“Our lives move deeper and slower—as if they are taking on weight. It’s good weight, most of it, but it alarms us, I think, at the way it feels like that added weight tries to sink us. I think it alarms Martha a lot.
“It’s like sinking through snow up to your ankles, or deeper. It’s like not being sure, one day, that the ice will hold you—when every day before, it has. It may be my imagination, but it seems like Martha doesn’t want to talk about this—that this accrual of weight is happening. As if she believes that any day now—tomorrow, for instance—things will begin to get lighter and freer again—even if she would admit to this weight-gathering occurring in the first place.
“I know she can feel it. She says all things are cyclic, and they are, but this thing—us—is somehow different.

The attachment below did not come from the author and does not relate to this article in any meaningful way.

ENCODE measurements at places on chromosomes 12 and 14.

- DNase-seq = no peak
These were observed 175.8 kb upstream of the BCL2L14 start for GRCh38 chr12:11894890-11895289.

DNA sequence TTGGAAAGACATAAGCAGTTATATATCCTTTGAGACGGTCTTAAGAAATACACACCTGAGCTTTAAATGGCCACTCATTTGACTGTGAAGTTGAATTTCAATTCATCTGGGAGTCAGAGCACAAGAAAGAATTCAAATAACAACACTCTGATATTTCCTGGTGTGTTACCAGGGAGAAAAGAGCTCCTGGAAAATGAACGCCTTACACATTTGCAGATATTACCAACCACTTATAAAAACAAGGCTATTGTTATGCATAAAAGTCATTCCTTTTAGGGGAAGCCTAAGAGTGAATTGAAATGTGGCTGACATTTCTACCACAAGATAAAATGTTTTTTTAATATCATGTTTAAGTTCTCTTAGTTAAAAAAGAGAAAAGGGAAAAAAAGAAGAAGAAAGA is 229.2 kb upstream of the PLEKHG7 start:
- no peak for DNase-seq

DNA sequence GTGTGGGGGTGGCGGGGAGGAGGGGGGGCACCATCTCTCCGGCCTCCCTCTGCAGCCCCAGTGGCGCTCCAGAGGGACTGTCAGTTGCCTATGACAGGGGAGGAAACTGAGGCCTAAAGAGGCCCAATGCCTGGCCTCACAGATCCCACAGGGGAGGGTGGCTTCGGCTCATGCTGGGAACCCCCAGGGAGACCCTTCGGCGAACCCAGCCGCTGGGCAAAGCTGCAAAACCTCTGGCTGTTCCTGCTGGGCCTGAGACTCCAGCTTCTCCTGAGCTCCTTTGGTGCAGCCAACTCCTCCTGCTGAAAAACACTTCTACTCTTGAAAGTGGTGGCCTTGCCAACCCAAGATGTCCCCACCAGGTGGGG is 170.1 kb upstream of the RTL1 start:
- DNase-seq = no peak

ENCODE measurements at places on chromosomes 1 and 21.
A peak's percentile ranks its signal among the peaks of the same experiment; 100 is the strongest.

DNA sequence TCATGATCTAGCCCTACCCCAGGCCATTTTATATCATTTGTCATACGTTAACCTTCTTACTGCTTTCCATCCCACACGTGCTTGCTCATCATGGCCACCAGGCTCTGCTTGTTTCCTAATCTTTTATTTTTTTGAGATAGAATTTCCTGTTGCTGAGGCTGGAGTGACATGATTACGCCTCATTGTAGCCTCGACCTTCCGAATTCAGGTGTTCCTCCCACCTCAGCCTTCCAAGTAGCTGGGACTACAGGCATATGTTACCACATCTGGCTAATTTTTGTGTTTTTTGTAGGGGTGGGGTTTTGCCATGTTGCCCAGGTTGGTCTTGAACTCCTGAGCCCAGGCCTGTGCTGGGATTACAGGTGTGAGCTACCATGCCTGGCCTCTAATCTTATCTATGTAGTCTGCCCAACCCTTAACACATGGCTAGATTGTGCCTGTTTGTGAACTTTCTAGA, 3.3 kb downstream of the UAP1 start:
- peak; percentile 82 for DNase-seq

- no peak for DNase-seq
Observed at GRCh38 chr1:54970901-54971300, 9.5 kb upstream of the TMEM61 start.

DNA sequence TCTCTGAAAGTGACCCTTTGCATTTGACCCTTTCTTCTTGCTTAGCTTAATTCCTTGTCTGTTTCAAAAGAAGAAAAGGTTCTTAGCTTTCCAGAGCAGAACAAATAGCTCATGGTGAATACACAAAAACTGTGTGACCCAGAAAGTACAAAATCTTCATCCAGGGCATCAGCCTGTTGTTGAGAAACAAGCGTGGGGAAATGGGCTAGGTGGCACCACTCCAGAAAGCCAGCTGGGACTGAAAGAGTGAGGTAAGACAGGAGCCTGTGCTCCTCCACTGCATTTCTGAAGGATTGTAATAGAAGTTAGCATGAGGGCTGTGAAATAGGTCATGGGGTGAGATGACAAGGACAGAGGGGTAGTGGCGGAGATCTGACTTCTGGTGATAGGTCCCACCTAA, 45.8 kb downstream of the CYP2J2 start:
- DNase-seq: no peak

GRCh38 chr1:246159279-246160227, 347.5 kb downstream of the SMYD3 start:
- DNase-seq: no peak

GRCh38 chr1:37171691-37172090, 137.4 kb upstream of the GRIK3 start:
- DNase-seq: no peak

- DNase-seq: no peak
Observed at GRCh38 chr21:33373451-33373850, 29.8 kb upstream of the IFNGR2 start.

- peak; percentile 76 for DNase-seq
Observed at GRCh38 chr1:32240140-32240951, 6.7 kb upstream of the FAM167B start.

“The things outside of us seem never to change, beyond the constancy of the four season—birth, life, death, rebirth—but I’m convinced that our lives are different, just a bit above or below these constant cycles. As if we are on some march through the woods toward those final cycles, toward some final, newer place.
“But Martha won’t hear any of this kind of talk. She says it’s all the same. She says nothing’s changing. And still: depsite the endlessness of the days, and the seeming strength of our continuity, there are fractures and gaps, where whole chunks of time will fall away—as if calving away from the whole, too weak to stay fastened to the core. Things that were assumed to be lock-solid, rock-sure, fall away, leaving only loss, emtpiness and confusion.
“And we start anew.”
—Rick Bass, from “Two Deer”
Art Credit Jarek Puczel